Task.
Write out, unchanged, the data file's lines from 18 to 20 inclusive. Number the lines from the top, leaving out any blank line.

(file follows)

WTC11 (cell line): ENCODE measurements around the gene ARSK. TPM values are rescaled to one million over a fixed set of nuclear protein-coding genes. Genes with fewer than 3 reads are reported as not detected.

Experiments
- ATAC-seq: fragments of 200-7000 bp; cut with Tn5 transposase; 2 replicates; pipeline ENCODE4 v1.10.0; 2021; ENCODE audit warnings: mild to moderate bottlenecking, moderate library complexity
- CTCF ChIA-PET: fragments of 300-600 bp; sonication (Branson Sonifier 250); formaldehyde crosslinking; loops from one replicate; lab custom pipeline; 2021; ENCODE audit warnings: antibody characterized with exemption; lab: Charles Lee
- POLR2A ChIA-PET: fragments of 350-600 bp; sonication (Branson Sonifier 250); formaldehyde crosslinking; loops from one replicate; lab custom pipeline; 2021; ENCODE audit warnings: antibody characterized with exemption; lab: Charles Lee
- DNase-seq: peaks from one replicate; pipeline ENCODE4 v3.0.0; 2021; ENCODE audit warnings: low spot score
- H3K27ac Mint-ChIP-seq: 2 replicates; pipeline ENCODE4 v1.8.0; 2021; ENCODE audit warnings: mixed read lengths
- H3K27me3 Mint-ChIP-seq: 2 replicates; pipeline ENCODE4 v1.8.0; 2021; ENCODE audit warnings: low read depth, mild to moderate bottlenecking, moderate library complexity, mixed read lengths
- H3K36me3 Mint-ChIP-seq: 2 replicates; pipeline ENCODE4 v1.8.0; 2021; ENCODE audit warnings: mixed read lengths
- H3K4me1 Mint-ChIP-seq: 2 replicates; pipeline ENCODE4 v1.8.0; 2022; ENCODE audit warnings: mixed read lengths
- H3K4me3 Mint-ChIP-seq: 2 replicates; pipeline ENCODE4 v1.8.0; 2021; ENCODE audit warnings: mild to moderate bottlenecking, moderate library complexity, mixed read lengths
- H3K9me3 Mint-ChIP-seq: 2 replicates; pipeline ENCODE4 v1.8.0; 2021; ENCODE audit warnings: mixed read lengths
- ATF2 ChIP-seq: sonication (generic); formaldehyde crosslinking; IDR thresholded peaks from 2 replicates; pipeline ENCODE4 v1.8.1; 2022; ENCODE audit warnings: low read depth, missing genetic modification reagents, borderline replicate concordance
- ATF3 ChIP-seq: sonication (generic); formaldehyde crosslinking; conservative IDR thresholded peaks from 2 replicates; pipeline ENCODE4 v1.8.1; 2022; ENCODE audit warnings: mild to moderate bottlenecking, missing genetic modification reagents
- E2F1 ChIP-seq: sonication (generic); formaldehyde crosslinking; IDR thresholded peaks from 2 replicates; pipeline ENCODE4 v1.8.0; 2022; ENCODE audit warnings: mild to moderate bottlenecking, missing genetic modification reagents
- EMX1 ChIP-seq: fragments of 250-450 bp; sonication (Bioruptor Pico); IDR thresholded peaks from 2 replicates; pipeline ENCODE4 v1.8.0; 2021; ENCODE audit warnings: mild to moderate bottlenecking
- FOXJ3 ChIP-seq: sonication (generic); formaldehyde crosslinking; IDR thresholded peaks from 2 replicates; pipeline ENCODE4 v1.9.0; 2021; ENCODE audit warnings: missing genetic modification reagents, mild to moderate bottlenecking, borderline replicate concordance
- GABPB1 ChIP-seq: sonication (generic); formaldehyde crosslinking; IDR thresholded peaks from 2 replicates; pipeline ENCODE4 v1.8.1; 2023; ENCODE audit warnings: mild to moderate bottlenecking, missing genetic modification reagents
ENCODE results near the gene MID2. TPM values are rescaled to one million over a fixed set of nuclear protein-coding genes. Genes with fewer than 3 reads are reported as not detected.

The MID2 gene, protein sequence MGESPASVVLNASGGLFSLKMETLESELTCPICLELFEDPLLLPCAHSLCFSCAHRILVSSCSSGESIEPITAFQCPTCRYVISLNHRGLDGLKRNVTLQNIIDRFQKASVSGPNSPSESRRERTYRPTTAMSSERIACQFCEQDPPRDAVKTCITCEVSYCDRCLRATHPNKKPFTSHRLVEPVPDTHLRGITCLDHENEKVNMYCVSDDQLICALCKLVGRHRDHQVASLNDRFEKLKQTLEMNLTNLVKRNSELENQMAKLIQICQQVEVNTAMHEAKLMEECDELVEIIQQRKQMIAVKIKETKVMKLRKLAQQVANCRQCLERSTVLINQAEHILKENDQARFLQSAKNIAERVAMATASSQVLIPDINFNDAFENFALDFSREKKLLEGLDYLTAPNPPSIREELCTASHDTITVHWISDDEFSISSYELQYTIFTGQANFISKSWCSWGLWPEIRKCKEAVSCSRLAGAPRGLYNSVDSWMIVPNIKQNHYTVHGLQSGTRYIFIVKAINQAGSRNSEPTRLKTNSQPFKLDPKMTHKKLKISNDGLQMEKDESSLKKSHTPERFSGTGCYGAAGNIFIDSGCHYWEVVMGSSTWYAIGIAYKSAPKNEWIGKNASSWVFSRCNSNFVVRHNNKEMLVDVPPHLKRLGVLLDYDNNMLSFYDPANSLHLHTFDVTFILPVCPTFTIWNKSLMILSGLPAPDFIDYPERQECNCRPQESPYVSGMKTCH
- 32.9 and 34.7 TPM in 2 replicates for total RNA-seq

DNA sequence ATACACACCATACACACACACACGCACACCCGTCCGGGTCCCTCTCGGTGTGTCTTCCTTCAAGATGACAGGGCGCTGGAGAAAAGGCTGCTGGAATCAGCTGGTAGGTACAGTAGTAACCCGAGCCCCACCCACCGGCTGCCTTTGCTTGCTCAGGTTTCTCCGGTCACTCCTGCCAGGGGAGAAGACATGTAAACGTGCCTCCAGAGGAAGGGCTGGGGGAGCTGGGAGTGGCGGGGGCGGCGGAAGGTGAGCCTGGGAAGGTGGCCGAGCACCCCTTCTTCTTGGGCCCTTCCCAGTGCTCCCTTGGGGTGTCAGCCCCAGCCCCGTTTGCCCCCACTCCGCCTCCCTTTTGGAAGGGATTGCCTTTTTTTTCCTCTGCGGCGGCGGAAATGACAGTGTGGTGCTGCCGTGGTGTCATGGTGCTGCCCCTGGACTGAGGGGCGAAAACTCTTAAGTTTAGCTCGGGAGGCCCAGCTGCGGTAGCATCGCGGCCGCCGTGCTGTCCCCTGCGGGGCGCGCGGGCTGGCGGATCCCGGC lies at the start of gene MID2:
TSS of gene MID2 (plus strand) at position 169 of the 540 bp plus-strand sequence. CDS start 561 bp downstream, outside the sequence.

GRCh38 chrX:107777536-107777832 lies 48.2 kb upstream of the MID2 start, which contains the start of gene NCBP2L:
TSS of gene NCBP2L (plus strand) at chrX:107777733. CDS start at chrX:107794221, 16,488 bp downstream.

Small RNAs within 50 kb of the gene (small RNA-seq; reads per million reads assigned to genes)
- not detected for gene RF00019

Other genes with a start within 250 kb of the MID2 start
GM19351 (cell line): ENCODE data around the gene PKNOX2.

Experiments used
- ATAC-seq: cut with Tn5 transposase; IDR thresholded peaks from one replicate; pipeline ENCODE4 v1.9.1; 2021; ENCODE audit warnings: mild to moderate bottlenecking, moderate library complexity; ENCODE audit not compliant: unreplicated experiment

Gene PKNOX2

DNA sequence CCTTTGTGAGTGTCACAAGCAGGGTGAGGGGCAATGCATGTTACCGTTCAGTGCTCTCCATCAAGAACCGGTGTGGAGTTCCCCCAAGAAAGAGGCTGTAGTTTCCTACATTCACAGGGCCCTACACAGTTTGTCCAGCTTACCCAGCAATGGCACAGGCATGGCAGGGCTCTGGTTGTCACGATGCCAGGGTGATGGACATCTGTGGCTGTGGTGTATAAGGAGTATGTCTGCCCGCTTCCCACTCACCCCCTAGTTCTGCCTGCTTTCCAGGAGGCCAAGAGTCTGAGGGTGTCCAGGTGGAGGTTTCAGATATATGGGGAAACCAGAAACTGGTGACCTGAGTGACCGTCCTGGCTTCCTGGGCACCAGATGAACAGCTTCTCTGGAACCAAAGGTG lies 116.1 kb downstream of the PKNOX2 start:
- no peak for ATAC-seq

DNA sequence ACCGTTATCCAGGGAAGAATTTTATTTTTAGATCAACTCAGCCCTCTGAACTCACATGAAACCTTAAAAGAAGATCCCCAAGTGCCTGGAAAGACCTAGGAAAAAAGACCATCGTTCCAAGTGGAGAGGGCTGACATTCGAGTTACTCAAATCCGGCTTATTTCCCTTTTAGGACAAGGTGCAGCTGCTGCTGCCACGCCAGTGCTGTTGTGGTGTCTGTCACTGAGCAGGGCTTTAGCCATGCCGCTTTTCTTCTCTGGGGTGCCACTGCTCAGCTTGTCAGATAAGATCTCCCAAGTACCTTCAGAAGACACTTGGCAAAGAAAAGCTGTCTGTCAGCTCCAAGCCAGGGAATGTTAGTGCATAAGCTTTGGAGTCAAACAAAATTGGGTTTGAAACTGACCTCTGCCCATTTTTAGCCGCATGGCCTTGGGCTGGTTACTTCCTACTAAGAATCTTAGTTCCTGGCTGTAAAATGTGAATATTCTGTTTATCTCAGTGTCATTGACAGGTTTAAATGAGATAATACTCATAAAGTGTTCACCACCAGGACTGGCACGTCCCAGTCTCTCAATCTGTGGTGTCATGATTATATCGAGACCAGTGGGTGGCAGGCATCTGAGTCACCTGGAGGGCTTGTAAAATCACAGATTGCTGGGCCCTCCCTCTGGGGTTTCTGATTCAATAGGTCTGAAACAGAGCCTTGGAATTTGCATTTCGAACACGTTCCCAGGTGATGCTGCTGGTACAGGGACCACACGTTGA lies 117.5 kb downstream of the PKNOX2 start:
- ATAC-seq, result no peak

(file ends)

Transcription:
- GABPB1 ChIP-seq: sonication (generic); formaldehyde crosslinking; IDR thresholded peaks from 2 replicates; pipeline ENCODE4 v1.8.1; 2023; ENCODE audit warnings: mild to moderate bottlenecking, missing genetic modification reagents
ENCODE results near the gene MID2. TPM values are rescaled to one million over a fixed set of nuclear protein-coding genes. Genes with fewer than 3 reads are reported as not detected.

The MID2 gene, protein sequence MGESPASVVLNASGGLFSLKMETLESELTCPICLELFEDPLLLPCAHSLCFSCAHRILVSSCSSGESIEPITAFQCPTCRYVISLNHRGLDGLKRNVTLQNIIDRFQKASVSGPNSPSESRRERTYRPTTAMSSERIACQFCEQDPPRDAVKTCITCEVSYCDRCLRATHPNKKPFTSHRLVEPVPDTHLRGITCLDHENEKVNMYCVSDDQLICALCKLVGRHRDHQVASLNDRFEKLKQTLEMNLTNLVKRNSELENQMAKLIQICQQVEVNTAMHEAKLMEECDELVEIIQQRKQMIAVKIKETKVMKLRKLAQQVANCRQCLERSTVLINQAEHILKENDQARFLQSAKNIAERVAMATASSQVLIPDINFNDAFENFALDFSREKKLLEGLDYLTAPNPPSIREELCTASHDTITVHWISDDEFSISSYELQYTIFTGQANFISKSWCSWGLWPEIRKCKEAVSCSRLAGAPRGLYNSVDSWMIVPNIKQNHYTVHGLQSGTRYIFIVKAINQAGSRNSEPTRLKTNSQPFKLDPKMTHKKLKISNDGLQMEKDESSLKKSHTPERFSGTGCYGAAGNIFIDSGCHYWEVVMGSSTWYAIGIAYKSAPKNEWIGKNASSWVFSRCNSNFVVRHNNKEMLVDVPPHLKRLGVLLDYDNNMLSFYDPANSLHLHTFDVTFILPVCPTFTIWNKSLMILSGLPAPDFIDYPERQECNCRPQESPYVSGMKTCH